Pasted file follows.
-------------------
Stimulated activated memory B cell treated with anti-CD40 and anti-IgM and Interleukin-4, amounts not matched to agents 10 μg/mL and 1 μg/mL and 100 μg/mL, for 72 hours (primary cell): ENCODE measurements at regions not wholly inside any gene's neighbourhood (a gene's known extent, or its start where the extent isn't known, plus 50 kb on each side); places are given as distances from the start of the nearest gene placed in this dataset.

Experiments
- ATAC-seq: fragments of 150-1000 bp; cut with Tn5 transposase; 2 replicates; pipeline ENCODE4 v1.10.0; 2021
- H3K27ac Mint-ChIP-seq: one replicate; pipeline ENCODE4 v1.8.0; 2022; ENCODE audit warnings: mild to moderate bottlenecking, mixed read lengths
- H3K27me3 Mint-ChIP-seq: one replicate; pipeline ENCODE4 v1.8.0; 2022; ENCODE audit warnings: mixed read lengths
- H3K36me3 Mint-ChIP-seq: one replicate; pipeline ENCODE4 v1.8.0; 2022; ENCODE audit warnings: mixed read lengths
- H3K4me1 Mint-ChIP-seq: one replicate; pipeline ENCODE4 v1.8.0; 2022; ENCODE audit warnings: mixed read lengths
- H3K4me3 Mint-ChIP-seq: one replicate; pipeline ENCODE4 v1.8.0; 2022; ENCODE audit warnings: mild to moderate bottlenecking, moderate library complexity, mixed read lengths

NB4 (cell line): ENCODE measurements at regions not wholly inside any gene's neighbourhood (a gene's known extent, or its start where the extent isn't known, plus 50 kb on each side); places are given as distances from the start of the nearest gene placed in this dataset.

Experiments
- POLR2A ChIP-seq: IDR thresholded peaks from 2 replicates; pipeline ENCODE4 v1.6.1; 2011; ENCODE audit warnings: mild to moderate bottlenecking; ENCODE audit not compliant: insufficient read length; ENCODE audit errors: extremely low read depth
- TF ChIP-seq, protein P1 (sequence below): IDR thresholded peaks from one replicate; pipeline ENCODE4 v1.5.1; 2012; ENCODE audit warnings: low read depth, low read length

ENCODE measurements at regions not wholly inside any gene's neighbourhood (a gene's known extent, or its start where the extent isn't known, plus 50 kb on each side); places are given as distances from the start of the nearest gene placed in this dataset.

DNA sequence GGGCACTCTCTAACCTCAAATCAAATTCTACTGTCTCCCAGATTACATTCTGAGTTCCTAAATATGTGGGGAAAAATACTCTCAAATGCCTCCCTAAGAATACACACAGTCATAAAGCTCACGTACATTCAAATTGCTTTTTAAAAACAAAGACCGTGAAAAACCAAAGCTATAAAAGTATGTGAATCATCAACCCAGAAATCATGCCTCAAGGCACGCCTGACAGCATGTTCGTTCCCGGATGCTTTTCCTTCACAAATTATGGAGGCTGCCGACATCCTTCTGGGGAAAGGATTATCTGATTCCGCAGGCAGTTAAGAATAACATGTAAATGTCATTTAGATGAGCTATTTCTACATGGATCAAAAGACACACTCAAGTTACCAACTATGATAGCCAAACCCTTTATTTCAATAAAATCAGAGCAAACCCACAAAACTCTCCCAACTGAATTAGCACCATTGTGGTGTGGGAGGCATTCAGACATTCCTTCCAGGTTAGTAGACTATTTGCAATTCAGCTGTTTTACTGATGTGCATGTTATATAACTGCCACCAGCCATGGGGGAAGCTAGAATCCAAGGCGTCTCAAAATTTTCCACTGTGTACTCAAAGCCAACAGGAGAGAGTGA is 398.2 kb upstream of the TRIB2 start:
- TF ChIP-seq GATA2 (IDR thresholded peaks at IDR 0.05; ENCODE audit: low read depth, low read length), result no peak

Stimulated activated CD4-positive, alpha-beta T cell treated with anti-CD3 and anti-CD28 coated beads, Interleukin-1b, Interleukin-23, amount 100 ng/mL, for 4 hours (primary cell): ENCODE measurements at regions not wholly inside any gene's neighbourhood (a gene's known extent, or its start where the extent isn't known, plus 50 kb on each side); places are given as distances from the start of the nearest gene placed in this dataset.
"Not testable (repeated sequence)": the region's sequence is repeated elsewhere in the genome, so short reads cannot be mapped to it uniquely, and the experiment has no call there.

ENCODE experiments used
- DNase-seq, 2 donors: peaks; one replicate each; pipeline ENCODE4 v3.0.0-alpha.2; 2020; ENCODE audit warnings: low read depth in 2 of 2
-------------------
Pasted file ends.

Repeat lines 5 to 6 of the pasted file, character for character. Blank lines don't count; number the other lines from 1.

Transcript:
- H3K27me3 Mint-ChIP-seq: one replicate; pipeline ENCODE4 v1.8.0; 2022; ENCODE audit warnings: mixed read lengths
- H3K36me3 Mint-ChIP-seq: one replicate; pipeline ENCODE4 v1.8.0; 2022; ENCODE audit warnings: mixed read lengths